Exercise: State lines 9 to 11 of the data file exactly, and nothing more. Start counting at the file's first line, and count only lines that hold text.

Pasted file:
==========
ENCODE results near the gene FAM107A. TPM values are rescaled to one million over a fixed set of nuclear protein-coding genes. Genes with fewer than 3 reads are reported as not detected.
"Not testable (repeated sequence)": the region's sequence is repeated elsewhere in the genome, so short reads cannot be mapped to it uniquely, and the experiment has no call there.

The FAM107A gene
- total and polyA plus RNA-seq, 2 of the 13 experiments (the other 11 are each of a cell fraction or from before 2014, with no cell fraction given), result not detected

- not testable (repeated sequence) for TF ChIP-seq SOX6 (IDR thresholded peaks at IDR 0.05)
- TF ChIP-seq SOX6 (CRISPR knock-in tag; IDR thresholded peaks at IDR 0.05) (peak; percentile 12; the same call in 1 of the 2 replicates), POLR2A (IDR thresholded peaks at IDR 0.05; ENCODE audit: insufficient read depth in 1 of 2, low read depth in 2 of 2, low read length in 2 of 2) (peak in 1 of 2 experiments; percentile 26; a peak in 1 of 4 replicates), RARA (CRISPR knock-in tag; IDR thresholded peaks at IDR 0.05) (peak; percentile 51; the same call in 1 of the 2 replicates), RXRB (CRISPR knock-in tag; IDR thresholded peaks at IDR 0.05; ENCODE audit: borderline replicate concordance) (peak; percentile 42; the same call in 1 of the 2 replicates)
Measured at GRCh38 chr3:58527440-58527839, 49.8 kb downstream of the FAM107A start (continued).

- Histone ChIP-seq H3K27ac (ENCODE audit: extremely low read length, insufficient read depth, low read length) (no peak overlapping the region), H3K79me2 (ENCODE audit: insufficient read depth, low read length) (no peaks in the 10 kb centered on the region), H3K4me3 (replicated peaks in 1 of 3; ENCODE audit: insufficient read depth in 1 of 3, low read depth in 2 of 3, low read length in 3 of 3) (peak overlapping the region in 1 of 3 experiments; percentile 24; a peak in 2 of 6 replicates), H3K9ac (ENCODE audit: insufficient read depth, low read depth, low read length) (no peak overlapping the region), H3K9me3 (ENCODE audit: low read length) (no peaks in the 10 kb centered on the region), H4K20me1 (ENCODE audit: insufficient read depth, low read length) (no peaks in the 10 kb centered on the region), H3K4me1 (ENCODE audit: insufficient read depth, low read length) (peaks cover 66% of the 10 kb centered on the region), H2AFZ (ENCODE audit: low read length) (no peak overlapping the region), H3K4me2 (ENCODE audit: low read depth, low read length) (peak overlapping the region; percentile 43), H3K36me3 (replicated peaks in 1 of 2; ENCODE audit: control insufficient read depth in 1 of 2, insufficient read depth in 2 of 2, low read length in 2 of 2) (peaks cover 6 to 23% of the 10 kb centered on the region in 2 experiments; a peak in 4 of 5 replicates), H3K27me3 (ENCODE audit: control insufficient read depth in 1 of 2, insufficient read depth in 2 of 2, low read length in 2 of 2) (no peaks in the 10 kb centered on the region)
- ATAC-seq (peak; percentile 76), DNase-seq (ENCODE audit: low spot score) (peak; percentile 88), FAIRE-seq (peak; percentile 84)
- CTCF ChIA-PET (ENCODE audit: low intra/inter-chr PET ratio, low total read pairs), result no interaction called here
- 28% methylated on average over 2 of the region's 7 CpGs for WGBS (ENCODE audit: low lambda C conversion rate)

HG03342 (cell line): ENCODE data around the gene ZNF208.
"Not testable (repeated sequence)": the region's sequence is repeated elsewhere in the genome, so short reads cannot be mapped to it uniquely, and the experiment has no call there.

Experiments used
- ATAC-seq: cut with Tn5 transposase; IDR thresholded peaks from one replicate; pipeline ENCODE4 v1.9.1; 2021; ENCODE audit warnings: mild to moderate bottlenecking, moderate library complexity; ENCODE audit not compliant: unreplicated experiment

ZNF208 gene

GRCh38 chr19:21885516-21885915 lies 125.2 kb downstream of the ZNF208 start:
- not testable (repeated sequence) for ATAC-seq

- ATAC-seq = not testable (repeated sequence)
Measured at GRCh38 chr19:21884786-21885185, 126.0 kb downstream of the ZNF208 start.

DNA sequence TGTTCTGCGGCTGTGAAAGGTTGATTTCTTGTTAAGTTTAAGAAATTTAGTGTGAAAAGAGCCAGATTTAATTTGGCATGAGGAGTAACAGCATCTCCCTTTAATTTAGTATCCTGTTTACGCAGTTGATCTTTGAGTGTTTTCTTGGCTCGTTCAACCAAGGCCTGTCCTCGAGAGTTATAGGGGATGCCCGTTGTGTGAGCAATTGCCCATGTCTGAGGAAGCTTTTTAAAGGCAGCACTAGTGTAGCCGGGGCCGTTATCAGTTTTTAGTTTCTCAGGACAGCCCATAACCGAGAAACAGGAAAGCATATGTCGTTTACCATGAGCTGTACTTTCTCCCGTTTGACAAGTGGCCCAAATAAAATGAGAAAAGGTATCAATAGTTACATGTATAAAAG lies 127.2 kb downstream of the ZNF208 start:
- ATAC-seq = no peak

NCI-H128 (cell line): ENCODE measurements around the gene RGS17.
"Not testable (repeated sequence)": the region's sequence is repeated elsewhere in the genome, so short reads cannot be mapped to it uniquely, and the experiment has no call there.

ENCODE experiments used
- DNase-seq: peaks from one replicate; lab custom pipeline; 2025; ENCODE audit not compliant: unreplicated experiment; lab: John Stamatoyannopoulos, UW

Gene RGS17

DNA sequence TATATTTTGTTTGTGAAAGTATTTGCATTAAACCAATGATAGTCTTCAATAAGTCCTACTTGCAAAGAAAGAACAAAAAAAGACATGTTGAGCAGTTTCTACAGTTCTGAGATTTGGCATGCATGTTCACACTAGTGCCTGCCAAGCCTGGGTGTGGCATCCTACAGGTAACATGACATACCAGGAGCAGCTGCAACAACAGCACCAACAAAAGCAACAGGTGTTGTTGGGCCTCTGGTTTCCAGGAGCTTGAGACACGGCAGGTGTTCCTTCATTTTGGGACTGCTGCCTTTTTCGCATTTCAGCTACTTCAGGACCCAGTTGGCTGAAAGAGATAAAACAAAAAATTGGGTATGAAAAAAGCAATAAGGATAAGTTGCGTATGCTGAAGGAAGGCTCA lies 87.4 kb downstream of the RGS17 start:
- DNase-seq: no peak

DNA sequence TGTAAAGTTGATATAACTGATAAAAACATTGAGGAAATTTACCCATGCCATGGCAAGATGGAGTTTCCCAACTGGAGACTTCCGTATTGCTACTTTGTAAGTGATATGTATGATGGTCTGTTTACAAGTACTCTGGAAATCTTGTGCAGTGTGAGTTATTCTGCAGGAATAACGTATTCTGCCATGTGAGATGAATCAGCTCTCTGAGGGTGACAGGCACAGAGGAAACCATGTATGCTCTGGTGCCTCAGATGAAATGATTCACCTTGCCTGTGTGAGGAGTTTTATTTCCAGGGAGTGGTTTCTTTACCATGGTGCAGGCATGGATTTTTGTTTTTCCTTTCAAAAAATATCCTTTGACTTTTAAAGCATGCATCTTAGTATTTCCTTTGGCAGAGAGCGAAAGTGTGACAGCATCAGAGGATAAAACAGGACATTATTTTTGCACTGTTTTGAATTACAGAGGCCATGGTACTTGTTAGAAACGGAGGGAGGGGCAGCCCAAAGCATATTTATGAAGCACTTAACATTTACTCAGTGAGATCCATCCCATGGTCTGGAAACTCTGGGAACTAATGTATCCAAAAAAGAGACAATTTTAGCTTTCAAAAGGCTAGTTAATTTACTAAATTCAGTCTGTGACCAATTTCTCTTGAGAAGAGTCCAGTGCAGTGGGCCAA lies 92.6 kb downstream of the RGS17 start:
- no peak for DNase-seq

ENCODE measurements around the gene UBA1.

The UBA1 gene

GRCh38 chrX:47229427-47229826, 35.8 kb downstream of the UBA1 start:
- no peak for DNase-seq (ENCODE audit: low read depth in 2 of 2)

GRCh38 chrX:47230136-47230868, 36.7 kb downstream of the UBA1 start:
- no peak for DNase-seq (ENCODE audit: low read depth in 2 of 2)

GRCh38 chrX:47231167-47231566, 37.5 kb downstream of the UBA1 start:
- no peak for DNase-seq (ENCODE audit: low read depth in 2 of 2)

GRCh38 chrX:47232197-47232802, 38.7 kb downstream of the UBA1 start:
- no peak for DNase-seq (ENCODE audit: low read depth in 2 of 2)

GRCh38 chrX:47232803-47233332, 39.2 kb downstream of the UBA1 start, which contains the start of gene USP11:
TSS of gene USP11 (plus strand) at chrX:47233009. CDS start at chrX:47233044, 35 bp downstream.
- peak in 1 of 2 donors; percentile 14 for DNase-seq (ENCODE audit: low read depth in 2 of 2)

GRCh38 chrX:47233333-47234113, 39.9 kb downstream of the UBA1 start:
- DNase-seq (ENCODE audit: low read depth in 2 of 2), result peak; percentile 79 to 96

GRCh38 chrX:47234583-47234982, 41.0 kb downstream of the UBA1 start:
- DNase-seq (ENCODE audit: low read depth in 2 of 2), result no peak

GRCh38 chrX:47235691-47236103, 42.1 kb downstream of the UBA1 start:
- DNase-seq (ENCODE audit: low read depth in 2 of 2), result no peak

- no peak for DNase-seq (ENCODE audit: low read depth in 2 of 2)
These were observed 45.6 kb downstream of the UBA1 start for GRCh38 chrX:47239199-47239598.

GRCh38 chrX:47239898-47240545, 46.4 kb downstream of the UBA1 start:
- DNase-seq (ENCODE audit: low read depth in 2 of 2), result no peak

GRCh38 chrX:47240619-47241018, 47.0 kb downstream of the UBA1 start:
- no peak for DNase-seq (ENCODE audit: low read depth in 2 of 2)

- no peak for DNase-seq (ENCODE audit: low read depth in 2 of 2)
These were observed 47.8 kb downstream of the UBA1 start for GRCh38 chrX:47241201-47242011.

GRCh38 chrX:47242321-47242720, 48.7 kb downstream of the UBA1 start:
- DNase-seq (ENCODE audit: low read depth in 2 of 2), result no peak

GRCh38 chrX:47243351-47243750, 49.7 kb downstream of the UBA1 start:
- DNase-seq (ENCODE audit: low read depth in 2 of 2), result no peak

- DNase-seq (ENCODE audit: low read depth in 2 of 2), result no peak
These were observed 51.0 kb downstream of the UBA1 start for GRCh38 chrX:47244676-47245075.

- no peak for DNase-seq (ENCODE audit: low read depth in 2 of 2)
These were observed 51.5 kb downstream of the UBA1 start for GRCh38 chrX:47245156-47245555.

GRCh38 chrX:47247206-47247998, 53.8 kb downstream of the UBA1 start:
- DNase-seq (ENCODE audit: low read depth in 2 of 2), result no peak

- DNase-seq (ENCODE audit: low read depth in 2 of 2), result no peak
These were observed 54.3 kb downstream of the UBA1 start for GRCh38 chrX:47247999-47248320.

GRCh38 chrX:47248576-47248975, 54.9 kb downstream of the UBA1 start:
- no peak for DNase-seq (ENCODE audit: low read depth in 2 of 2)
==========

- ATAC-seq (peak; percentile 76), DNase-seq (ENCODE audit: low spot score) (peak; percentile 88), FAIRE-seq (peak; percentile 84)
- CTCF ChIA-PET (ENCODE audit: low intra/inter-chr PET ratio, low total read pairs), result no interaction called here
- 28% methylated on average over 2 of the region's 7 CpGs for WGBS (ENCODE audit: low lambda C conversion rate)